By: Lance T. Denha, Esq.
Here’s a startling statistic: The average borrower experiencing delinquency on their mortgage hasn’t made a mortgage payment in 17 months. This is up nearly 11 months from just two years ago! The reason for the increase is in large part due to the delays experienced by Banks and mortgage servicers in completing foreclosure packages. In effect, the large volumes of default mortgages create a significant backlog that cannot be handled in a timely fashion. In addition to the foregoing, other factors include the reviews of loan modifications and possible review of improperly filed foreclosure documents.
Experts predict that this delay may very well translate into higher prices in some markets for the foreclosed homes as inventory dissipates. They will also push some foreclosures further into the future, meaning they’ll weigh heavier on the housing market longer. However these units will have to be foreclosed, therefore defaulting homeowners must understand although they may be living in the home rent free during this time period, the mortgage and note associated with the homeowner are not going anywhere fast therefore it is likely that they are going to owe more money to lenders down the road.
Since 2006, foreclosures in Michigan have more than doubled to nearly 136,000 last year, and the state has recorded nearly 500,000 filings for homes in or near foreclosure. This has resulted in property values significantly decreasing. Prior to the recession in Michigan, foreclosed homes had enough equity in the home that banks could recoup the amount they were owed plus legal costs in the event of a foreclosure. During that time period, lenders would bid the amount they were owed on the mortgage, sell the property and then both banker and homeowner could move on. Now that many homes in the region are worth far less than their mortgages, lenders aren’t bidding what’s owed. In fact, they enter bids for the current value of the home or, sometimes, even less. Under the laws of the state of Michigan, the lenders can then pursue the homeowner for the shortfall between what was owed and what the lender got when the home was sold, plus legal fees and interest.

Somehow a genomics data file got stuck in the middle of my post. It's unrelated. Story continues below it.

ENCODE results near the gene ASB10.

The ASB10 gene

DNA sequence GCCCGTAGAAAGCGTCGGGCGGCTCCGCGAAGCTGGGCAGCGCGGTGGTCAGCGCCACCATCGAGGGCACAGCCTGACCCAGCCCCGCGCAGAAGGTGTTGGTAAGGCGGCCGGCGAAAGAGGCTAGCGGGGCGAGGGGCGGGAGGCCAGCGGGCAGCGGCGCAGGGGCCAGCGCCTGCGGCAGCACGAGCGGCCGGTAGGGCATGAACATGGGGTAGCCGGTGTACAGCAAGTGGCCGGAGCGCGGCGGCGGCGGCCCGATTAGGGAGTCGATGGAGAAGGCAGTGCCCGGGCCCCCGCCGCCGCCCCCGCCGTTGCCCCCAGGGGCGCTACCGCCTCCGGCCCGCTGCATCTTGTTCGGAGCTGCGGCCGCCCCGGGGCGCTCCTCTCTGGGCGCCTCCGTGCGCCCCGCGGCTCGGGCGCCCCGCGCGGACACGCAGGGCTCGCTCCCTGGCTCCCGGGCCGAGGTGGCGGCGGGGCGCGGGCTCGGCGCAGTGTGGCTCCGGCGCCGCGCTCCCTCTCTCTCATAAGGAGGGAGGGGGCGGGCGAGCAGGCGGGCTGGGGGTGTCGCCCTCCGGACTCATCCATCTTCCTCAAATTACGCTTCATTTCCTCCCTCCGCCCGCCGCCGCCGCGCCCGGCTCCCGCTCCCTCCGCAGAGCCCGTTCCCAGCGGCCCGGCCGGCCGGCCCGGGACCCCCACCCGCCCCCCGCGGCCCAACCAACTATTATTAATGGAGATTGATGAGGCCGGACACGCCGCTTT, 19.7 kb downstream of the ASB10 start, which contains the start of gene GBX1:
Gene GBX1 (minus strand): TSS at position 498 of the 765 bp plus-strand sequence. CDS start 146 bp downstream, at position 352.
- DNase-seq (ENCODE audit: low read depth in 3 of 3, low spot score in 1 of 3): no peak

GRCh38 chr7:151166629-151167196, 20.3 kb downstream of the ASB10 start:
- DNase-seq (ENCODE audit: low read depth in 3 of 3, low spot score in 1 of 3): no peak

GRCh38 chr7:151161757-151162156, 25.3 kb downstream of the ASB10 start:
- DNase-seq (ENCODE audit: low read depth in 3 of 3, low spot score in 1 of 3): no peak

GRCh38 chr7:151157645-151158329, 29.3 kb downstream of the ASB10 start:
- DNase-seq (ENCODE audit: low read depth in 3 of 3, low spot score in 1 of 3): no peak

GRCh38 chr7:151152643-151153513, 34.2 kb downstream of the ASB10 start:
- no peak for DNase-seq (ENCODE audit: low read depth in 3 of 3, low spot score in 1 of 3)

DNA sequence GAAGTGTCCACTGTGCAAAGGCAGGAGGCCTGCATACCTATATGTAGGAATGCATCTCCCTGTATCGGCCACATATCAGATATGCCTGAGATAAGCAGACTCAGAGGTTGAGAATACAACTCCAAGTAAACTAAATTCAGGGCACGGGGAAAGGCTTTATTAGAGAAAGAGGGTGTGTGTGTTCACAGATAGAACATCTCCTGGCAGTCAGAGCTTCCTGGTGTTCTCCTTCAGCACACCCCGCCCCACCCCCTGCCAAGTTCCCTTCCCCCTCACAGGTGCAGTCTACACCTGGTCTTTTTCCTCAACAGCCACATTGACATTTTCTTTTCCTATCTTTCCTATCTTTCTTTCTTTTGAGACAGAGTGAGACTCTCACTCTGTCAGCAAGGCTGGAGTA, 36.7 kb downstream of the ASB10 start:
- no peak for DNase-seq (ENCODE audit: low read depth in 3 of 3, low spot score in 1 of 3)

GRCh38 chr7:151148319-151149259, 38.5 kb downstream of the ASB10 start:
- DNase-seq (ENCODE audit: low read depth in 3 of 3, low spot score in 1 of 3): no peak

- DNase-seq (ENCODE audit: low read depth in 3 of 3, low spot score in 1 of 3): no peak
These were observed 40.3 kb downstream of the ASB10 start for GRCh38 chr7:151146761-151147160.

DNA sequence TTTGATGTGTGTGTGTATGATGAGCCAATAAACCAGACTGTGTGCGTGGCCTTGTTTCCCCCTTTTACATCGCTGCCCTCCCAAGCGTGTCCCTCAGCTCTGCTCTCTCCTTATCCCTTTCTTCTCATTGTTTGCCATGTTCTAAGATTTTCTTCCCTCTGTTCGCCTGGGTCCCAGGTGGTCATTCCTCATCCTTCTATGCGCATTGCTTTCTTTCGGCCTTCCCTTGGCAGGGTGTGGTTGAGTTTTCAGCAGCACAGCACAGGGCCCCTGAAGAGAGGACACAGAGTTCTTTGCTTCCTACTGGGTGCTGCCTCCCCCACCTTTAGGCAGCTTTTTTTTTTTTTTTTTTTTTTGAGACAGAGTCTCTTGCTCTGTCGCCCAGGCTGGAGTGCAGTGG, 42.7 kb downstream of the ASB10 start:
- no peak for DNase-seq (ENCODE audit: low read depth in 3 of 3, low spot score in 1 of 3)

Lenders have up to six years to sue for the bad debt and, once they obtain a judgment, lenders can pursue the borrower for 10 years. In addition lenders also have the ability to renew the judgment for another decade, repeating the process indefinitely. During that time, interest can build on the debt at the default rate stated in the original mortgage. Is this likely to happen? Only time will tell. Moreover homeowners in distress need to understand that a short sale transaction may allow the lender to pursue a deficiency amount against the homeowner. This is why it’s imperative that competent counsel be engaged to altogether minimize or eliminate that as a possibility. Each situation varies on a case by case basis.
The best way for borrowers to avoid the problem is to get a release from the lender in a short sale or, in the case of a foreclosure, file for bankruptcy. If they file for bankruptcy soon after a foreclosure, when they have only a few assets, they can generally get a fresh start in a Chapter 7 bankruptcy. As always it is advisable to work with an experienced attorney so that they are able to assess the debtor’s overall liability and create a roadmap and game plan moving forward.